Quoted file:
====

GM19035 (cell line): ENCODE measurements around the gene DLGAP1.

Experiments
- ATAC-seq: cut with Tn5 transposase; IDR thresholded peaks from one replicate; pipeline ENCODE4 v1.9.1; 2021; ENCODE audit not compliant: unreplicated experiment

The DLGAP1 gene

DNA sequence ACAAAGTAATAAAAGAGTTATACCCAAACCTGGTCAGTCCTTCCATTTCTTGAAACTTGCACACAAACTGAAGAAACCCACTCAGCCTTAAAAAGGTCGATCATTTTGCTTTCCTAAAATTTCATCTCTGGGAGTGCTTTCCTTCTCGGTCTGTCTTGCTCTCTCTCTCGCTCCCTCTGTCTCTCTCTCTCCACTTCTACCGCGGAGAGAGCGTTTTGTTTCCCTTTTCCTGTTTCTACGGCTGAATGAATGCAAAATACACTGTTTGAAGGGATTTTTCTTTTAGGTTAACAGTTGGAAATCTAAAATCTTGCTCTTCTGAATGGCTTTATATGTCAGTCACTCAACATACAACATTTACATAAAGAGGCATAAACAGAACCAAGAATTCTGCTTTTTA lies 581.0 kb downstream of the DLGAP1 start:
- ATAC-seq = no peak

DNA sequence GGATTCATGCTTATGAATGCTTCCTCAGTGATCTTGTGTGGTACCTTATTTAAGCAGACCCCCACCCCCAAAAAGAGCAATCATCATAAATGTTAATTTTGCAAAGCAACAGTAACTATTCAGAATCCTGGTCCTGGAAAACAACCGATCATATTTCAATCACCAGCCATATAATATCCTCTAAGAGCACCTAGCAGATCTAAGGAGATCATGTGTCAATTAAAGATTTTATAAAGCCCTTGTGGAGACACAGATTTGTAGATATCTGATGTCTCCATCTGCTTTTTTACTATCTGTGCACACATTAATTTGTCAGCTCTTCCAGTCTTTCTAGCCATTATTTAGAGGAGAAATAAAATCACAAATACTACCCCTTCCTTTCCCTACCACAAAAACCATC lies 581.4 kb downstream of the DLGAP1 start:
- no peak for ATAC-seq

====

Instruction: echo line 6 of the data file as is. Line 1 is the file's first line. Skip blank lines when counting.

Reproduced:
- ATAC-seq = no peak